Food-borne illnesses sicken millions and kill thousands in the United States each year. The annual cost is staggering: $14.1 billion to $16.3 billion, according to a 2013 USDA analysis. Consumers want safe and accurately labeled food. Food retailers are concerned with safety and in protecting their brand.
And that’s where food testing comes in. Meet food safety sleuth Mansour Samadpour, who operates the Institute for Environmental Health Laboratories. The name sounds like a public agency, but it’s not. It’s a private company. The lab works on a number of issues, including food safety and food fraud.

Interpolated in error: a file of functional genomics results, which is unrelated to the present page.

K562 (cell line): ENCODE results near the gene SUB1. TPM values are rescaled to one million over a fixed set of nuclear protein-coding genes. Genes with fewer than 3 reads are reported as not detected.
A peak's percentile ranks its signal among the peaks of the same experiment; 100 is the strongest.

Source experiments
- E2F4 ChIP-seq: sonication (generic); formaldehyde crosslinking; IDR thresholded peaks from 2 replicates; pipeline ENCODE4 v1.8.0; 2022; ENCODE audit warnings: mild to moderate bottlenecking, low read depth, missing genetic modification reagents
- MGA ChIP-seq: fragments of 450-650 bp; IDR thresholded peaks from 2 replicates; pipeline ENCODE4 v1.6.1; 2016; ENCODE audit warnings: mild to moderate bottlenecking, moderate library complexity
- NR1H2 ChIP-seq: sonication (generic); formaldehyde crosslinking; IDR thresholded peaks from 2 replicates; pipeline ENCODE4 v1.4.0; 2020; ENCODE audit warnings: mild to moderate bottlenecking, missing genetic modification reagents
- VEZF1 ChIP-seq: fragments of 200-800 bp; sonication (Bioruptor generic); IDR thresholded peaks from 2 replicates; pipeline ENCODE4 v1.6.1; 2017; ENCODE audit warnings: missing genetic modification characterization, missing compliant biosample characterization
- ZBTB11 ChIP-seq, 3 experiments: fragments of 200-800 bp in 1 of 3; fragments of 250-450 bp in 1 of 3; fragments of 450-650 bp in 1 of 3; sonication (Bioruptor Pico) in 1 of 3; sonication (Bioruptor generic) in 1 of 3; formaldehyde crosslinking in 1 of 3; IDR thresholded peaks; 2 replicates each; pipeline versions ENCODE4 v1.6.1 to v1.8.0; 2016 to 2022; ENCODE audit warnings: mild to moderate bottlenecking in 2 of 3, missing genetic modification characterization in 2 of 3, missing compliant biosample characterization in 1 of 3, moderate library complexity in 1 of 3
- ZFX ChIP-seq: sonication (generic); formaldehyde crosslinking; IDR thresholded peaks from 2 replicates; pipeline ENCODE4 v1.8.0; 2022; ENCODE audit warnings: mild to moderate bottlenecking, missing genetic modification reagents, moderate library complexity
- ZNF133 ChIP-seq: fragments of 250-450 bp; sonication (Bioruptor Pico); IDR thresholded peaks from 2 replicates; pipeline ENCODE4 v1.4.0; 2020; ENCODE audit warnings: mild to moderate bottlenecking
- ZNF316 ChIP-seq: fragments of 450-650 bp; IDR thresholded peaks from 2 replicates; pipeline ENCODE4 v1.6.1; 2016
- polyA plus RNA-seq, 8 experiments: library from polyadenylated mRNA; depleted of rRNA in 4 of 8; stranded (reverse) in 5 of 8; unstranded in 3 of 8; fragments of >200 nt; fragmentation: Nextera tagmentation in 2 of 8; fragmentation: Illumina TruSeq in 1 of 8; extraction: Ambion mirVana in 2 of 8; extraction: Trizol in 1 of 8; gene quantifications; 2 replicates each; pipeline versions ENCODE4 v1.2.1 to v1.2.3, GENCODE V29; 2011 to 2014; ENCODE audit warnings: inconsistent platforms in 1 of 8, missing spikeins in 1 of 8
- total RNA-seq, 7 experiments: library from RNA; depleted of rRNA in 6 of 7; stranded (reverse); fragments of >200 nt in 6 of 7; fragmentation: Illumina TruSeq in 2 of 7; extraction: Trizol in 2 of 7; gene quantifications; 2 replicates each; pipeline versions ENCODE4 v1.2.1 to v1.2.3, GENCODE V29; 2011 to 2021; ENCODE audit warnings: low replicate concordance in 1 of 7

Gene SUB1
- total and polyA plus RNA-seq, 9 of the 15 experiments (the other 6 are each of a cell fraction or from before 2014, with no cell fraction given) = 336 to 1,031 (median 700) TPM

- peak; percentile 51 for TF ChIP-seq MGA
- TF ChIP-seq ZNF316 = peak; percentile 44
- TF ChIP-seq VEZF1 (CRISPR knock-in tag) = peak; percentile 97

Karen Stabiner (@kstabiner) reports for the New York Times:
Mr. Samadpour, who opened IEH’s first lab in 2001 with six employees, now employs over 1,500 people at 116 labs in the United States and Europe. He refers to his company, one of the largest of its kind in the country, as “a privately financed public health organization.”
For those wondering how a private company might be faring where federal agencies are tasked with providing oversight, consider this:
Business is booming — partly because IEH clients consider testing to be a gatekeeper defense in a multitiered food economy without borders. “We’re a lot more concerned about imports,” Mr. Samadpour says, because of “lack of accountability, lack of infrastructure, lack of a culture of food safety.”
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